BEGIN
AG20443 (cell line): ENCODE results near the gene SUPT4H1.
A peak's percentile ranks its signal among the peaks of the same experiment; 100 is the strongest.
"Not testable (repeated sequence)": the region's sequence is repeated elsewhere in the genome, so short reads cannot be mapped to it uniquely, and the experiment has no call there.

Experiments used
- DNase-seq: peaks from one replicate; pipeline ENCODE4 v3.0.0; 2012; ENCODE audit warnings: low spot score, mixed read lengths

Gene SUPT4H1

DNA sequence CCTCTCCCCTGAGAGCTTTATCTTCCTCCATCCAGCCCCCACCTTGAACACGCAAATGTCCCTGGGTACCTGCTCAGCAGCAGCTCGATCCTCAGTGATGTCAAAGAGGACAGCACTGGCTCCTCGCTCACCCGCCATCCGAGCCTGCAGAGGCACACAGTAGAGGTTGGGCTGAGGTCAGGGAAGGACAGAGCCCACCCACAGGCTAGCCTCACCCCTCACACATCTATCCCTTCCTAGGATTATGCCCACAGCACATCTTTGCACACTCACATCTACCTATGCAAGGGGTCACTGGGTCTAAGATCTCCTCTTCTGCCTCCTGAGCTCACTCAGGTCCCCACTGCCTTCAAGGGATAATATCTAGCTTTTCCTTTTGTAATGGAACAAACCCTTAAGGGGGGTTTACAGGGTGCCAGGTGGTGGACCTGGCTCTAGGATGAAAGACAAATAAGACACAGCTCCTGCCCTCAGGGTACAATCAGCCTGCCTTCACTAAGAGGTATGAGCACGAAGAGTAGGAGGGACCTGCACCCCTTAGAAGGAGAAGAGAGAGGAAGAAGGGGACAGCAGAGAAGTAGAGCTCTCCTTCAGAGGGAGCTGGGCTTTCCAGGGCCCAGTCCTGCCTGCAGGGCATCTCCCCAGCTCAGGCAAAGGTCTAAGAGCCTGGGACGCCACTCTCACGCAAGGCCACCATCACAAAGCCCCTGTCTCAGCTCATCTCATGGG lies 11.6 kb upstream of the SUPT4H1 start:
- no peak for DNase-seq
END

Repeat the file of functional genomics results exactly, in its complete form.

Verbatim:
AG20443 (cell line): ENCODE results near the gene SUPT4H1.
A peak's percentile ranks its signal among the peaks of the same experiment; 100 is the strongest.
"Not testable (repeated sequence)": the region's sequence is repeated elsewhere in the genome, so short reads cannot be mapped to it uniquely, and the experiment has no call there.

Experiments used
- DNase-seq: peaks from one replicate; pipeline ENCODE4 v3.0.0; 2012; ENCODE audit warnings: low spot score, mixed read lengths

Gene SUPT4H1

DNA sequence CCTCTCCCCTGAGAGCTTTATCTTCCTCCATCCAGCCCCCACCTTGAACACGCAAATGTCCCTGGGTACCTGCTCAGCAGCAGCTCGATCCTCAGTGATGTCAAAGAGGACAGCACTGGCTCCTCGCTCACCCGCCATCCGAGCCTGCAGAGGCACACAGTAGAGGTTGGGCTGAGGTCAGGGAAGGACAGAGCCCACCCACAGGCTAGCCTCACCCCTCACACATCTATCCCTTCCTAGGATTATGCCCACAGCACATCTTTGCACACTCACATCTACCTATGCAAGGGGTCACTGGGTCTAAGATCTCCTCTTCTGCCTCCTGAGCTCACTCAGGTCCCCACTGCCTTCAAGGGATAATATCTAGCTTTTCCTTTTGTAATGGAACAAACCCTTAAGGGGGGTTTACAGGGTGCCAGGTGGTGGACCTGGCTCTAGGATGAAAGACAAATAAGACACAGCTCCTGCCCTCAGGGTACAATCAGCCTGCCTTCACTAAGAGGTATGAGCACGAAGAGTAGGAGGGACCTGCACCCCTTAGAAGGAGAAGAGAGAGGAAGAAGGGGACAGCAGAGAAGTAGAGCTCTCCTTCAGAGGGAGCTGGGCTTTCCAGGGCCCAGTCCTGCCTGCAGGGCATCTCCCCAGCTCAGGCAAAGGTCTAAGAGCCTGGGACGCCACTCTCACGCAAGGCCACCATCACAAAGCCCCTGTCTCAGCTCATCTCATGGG lies 11.6 kb upstream of the SUPT4H1 start:
- no peak for DNase-seq